From November 2019 to October 2020, the American Bar Association (ABA) Center for Human Rights monitored criminal proceedings against 47 individuals in Nigeria as part of the Clooney Foundation for Justice’s Trial Watch initiative. The accused were prosecuted for public displays of same sex affection under Nigeria’s Same Sex Marriage Prohibition Act (SSMPA) - the first prosecution under the SSMPA. While the case against the accused was ultimately struck out by the Federal High Court in Lagos, the proceedings breached international and regional human rights standards. In particular, the arrest, detention, and prosecution of the accused violated the right to non-discrimination and equality before the law, which encompasses discrimination based on actual or perceived sexual orientation. Meanwhile, several defendants reported in sworn affidavits that they had been physically abused by the authorities while in custody: the conduct alleged amounted to torture, in violation of the prohibition on torture. The prosecution also engaged in severe misconduct by pursuing the case without sufficient evidence and refusing to disclose key materials to the defense. The termination of the case notwithstanding, the accused have suffered significant harm as a result of the proceedings, including but not limited to trauma, loss of employment, loss of jobs, and severance of familial ties.
On August 26, 2018, police officers raided the Kelly Ann Hotel in Lagos, Nigeria based on an alleged tip-off that patrons were engaging in same sex activity. 57 men were arrested. On August 27, the Lagos State Police Commissioner presented the men to the media as part of a press conference on the arrests, after which videos purportedly “outing” the men went viral. The group was held in custody at various detention facilities for two days. On August 28, they were released on bail. That same day, the men were formally charged with offenses relating to participation in an unlawful society under the laws of Lagos State as well as with violating the SSMPA provision on same sex displays of affection.
In September 2019, after the Lagos State Attorney General declined to pursue charges, the police (as permitted by Nigerian law) filed the same charge under the SSMPA at the federal level. The trial of 47 men (10 accused were removed from the case for absconding) began in December 2019, comprising six hearings. The prosecution presented two witnesses - neither of whom connected any individual accused to the alleged offense - and repeatedly requested adjournments. The proceedings, which were halted in March due to the onset of the coronavirus pandemic, concluded in October with the Federal High Court in Lagos striking out the case.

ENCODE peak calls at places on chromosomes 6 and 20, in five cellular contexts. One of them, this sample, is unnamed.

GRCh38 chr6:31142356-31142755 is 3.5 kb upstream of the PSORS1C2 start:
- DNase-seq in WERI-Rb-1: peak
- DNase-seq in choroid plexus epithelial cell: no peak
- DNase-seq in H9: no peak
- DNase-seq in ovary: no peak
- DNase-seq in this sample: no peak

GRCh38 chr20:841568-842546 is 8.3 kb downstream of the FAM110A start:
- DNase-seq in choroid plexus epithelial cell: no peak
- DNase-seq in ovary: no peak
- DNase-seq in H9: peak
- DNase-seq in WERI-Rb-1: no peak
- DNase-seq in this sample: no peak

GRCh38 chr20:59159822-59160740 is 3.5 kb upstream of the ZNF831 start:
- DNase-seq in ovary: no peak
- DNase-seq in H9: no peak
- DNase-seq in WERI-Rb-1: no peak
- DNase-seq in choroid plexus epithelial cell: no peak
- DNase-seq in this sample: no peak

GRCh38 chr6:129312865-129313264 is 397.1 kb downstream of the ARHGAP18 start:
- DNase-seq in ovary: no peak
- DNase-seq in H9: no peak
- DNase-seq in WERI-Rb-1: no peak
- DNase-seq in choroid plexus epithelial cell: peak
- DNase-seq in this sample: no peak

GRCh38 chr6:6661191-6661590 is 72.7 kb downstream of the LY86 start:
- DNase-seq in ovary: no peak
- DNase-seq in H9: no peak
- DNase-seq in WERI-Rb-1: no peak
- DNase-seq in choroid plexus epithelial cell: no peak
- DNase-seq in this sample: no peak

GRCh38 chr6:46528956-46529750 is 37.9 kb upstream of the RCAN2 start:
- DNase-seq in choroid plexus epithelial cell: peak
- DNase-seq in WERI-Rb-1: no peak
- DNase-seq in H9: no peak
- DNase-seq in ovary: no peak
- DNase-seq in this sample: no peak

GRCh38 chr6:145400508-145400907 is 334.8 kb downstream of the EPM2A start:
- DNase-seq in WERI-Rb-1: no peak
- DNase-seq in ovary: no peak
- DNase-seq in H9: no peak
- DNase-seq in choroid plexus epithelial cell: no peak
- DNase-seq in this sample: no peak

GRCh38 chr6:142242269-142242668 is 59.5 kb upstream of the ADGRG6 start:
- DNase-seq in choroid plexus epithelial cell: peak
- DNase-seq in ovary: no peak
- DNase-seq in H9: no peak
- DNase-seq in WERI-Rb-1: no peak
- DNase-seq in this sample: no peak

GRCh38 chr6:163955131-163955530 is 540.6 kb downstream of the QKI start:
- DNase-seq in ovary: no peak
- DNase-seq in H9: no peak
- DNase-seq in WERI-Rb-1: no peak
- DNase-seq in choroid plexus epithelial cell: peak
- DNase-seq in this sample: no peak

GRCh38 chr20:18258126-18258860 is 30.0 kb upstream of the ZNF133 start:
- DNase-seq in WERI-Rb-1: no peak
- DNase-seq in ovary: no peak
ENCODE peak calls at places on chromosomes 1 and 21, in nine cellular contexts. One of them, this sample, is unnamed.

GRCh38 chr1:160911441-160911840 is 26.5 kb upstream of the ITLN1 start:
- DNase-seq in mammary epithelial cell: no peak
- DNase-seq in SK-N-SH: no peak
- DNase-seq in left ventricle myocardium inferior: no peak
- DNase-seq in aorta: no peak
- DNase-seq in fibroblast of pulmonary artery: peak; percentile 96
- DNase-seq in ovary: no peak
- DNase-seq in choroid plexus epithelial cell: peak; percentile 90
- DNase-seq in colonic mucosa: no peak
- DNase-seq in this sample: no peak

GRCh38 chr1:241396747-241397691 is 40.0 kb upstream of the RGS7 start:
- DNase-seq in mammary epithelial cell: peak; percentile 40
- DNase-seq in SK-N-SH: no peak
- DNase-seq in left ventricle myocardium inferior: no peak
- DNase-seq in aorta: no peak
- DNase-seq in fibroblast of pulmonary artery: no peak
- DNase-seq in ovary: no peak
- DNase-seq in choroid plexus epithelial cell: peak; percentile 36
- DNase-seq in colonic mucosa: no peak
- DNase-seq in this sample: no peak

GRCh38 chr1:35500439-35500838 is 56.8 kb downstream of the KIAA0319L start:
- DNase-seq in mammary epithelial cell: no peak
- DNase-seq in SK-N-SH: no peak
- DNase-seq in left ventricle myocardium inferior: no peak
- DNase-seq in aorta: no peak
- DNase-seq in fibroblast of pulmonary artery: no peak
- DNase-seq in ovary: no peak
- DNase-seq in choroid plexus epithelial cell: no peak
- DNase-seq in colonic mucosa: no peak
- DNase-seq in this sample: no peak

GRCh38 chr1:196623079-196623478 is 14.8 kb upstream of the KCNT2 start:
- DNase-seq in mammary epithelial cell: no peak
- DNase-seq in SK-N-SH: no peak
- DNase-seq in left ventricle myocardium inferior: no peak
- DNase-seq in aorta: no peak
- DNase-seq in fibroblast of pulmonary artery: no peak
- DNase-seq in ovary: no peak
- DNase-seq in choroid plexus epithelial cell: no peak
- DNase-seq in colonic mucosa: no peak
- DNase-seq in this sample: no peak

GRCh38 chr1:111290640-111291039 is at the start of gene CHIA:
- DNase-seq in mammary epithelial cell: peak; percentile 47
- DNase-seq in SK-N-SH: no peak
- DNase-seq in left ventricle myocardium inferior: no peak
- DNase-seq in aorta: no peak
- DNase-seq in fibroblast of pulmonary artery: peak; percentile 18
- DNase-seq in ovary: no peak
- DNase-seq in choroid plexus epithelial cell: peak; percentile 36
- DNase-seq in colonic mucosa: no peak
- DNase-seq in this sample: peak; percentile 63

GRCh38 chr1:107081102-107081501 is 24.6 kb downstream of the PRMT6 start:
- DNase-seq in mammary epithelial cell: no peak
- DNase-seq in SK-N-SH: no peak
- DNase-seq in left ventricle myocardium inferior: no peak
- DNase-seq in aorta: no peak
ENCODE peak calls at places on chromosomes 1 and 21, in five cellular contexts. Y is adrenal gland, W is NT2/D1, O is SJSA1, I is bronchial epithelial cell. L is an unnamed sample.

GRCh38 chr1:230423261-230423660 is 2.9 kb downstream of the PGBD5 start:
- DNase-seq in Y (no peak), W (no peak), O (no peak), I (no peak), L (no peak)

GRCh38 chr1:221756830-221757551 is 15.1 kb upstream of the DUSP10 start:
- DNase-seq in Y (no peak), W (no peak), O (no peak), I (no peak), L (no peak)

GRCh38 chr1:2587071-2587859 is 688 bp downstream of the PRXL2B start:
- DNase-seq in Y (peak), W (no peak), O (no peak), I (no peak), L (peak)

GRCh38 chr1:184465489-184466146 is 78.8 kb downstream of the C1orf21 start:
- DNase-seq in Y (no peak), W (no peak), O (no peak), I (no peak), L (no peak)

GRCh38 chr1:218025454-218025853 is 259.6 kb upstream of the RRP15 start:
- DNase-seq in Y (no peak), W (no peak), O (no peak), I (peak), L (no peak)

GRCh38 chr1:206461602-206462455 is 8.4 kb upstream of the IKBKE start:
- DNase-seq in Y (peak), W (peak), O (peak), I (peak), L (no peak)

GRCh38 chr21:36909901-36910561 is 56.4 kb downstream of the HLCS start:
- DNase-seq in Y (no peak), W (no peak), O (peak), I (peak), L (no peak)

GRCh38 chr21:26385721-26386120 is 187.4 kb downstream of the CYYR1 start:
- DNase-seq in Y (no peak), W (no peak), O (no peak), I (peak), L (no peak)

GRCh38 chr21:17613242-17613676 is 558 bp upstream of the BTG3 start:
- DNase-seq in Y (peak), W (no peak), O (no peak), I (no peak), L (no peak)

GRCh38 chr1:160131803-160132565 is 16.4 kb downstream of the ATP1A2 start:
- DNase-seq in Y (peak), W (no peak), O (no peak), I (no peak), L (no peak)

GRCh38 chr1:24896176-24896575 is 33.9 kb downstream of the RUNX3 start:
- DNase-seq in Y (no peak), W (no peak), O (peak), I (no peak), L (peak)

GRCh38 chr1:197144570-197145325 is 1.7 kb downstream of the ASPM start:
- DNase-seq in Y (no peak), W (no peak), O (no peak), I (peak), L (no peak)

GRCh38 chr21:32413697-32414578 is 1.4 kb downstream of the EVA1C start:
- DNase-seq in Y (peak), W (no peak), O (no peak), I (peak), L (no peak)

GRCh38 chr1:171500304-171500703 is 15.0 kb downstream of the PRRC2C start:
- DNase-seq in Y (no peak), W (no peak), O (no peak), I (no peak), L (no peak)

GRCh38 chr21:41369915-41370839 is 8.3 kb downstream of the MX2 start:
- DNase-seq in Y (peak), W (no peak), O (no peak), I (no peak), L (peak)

At the pretrial stage, the authorities’ arrest of the 57 accused violated the right to liberty enshrined in the International Covenant on Civil and Political Rights (ICCPR) and African Charter. Under both treaties, arrests must be lawful: in compliance with domestic laws and procedures. Applicable Nigerian legislation permits the authorities to conduct arrests without warrants where there is reasonable suspicion that an offense has been perpetrated. In the present case, the accused reported that the police simply rounded up individuals at the Kelly Ann Hotel: drivers sitting in the parking lot, hotel guests emerging from their rooms because of the commotion, and visitors drinking at the bar. In falling afoul of domestic procedure, the arrest likewise fell afoul of lawfulness requirement of the ICCPR and African Charter.
Further, the arrests and ensuing detention of the men were arbitrary because they violated the right to non-discrimination. Under the ICCPR and African Charter, arrests and detention based on discriminatory grounds are arbitrary. The United Nations Human Rights Committee, charged with interpreting the ICCPR, has established that discrimination encompasses targeting on the grounds of sexual orientation. The African Commission, charged with interpreting the African Charter, has likewise indicated as much. In the present case, the hotel was raided due to an alleged tip-off that patrons were engaging in “same sex act[s].” The accused were subsequently prosecuted for having allegedly engaged in same sex displays of affection under the SSMPA. As such, their arrests and detention were discriminatory and, correspondingly, arbitrary.